Andrew Dawson, Editor-in-Chief |
According to Dr. Malhotra and his wife Mrs. Drake, the main goal of the Ninash Foundation is to help others that are disadvantaged by social, economic, and cultural factors. Through the Ninash Foundation, they have built four schools for economically disadvantaged children and promoted the importance of literacy in remote villages in India that were mostly illiterate. “My heart beats for India and its children because I want everyone to be literate in these villages,” said Dr. Malhotra.
Because of the remarkable work done by the Ninash Foundation, the mayors from Oneonta, NY and Dundlod, Rajasthan started the new Millennium by declaring these two as Sister Cities. Then in 2001, former SUNY Oneonta President Dr. Alan Donovan traveled to Dundlod to read Oneonta’s proclamation at a ceremony attended by children, teachers, and members of the Dundlod community. Dr. Donovan also accepted a similar proclamation from the mayor of Dundlod and sent the very first email (EVER) from Dundlod to our mayor in Oneonta.
After interviewing Dr. Malhotra and Mrs. Drake about the Foundation, they enlightened me on the cultural differences between schools in America and in India. In India, since theater is a core part of India’s Cultural Heritage, it has become central to their schools’ curriculum. Students are encouraged to write, design, and act out their own plays. One year when Dr. Malhotra and Mrs. Drake visited Dundlod, the village came together and created a festival for their arrival. During the celebrations, the students performed a play they had written about the impact of the Ninash Foundation. The theme was how no one in the village would give them education until the Ninash Foundation gave them this opportunity. Dr. Malhotra and Mrs. Drake remember this moment very vividly.
The play depicts the female students as characters seeking an education. The students would go to the principals of schools across the area and ask them if they could enroll into their school. The students asked one principal if they could and that principal said no, you don’t belong here. Then, they asked another principal if they could go to their school and the response was the same. Eventually, the actresses found a table that said the “Ninash Foundation”. They asked the actors playing Dr. Malhotra and Mrs. Drake if they could go to their school to receive an education. The actors representing Dr. Malhotra and Mrs. Drake stood up and said, “of course” and then took their hands and walked off the stage. Mrs. Drake said, “That was one of the most emotional moments of my life.”
At present, the Ninash Foundation isn’t building new schools because their focus is to maintain their existing four schools and help these villages with other needs. In 2001, Mrs. Drake started a goat program in Dundlod, Rajasthan for the poorest families in the community. This program began when the principal of their school in Dundlod told Mrs. Drake that they were worried about a female student because she was not eating enough at home. Mrs. Drake visited the family and was taken aback when she saw their living condition. Their house was in the poorest section of the village. It had only two rooms and one bed. The girl was being raised by a widowed mother with five children and there wasn’t enough money to feed the family.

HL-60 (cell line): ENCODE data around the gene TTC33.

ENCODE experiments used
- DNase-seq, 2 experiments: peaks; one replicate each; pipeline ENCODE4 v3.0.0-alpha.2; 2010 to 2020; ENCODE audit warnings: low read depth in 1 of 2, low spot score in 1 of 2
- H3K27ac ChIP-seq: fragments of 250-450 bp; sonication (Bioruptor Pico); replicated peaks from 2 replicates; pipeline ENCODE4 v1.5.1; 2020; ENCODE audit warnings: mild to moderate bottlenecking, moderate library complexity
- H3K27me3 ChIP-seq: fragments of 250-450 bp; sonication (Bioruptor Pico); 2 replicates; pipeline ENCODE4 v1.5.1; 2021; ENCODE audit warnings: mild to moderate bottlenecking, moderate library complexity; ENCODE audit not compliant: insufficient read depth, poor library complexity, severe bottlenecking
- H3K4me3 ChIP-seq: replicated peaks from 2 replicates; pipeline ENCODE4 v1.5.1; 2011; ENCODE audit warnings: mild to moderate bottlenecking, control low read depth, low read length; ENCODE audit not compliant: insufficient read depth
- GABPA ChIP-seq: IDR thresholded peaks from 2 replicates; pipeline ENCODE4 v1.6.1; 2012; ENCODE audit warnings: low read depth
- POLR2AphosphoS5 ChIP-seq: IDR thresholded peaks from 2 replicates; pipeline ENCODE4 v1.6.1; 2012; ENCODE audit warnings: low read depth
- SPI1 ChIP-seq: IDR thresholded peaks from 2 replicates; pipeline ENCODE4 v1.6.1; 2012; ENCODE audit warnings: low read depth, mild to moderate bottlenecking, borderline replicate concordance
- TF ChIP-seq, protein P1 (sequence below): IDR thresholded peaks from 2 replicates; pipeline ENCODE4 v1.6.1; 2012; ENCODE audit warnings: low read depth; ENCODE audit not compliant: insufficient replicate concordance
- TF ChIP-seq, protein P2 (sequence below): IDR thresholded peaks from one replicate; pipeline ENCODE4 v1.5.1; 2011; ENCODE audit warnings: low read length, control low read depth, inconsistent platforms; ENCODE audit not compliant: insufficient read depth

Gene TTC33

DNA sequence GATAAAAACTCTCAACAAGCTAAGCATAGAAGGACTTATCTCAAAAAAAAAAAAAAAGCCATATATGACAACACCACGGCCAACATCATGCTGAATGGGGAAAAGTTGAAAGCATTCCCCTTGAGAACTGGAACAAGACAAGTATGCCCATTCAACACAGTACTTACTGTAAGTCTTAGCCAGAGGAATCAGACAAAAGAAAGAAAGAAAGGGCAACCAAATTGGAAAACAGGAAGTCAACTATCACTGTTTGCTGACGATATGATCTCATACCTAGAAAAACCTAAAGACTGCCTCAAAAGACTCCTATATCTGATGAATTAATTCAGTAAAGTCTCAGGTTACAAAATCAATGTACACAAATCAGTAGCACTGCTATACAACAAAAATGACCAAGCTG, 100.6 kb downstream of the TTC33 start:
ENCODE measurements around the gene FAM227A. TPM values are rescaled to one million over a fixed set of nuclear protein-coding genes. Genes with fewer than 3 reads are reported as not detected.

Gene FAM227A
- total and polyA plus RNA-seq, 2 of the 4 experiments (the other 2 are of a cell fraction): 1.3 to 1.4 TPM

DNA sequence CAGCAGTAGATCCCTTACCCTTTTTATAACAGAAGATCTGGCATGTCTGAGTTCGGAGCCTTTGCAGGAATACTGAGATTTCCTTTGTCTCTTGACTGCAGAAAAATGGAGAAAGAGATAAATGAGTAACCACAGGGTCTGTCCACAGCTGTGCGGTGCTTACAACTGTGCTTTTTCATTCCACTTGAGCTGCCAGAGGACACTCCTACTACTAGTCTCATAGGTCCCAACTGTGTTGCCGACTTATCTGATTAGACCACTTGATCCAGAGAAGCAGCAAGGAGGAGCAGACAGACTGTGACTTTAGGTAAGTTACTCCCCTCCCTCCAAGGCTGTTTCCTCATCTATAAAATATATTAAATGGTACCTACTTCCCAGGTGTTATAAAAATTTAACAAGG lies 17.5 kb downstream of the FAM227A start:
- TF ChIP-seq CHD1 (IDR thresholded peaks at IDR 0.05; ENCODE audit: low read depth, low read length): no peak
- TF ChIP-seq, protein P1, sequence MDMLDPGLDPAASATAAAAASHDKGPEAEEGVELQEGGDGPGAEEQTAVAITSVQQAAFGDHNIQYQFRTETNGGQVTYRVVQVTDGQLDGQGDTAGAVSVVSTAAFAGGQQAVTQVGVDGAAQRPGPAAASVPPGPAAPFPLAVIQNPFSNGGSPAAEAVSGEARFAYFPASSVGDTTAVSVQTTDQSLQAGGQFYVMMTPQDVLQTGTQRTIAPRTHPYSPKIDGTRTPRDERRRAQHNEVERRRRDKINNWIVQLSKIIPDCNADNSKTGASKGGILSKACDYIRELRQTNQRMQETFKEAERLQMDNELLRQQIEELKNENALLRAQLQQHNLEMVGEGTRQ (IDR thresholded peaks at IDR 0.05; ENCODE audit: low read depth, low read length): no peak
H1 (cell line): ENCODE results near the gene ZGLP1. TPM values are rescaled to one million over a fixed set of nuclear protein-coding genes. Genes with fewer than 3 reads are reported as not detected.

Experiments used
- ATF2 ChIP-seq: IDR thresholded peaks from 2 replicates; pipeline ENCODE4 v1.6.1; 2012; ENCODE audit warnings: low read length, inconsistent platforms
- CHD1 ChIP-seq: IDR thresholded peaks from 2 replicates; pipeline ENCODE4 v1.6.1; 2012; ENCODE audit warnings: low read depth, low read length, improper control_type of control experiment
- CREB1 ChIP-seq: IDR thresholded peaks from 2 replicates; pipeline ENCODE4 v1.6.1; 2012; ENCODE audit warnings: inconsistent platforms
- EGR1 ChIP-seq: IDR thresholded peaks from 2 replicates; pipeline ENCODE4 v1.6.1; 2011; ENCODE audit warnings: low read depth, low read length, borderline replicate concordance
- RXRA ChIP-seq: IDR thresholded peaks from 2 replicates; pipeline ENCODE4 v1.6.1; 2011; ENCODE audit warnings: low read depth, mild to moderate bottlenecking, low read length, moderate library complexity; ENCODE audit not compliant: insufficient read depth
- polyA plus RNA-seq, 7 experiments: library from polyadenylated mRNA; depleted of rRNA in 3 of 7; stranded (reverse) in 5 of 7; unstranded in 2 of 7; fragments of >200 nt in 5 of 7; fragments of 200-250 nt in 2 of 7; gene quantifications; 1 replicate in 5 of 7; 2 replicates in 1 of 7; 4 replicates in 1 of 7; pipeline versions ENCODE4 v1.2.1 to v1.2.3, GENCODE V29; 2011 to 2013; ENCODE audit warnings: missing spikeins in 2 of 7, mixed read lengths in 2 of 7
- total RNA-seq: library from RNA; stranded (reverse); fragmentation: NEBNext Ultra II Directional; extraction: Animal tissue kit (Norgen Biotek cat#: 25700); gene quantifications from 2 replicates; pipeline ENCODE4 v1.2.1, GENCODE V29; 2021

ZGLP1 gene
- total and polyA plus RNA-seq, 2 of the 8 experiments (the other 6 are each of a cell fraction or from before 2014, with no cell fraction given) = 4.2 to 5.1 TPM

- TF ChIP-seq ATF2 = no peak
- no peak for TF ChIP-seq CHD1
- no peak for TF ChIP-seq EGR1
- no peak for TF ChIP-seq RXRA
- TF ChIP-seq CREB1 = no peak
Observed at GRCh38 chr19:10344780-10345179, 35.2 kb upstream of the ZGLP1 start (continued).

Mrs. Drake considered short-term options to help the family. However, she decided to purchase the family a goat as a sustainable option. The goat would provide them with milk, cheese, yogurt, and meat when it would ultimately pass away. The following year when Mrs. Drake visited the village of Dundlod, she was delighted to see that the goat was very healthy and provided the family with more food than they could have imagined. Furthermore, the goat had given birth to a baby. Currently the family had two goats! Seeing that the family was helped greatly, Mrs. Drake decided to continue providing goats to other poor members of the village. Due to the sister city connection, Oneonta’s elementary schools even started a fundraiser where each classroom would raise enough money for one goat and Mrs. Drake would donate these goats to the poor families. By 2022, with the help of generous donors and the city of Oneonta elementary schools, a total of 352 goats had been donated. At present, the goat giving program has expanded to three villages. The goats reproduce every year while providing the families with milk, cheese, butter, and yogurt. Now there are over 1000 goats as a result. Now every time Mrs. Drake visits Dundlod, the children and members of the village call her Bakri Rani which in English translates to Goat Princess.
Dr. Malhotra and Mrs. Drake along with the entire Ninash Foundation team have done a remarkable job for the villages of Dundlod and Mahapura in Rajasthan, and Kuran and Sagbara in Gujarat. They have built one school in each of these villages, taught the children the importance of literacy, helped thousands of students receive an education and had aided them economically by providing food, clean water, and shelter. Now in their 26th year, many graduates have attended college and have professional jobs of their choice.
The Ninash Foundation is a 501©3 organization which is still raising money to help these impoverished children in India to receive the best education possible. If you would like to donate to the Ninash Foundation, please visit their website at www.ninash.org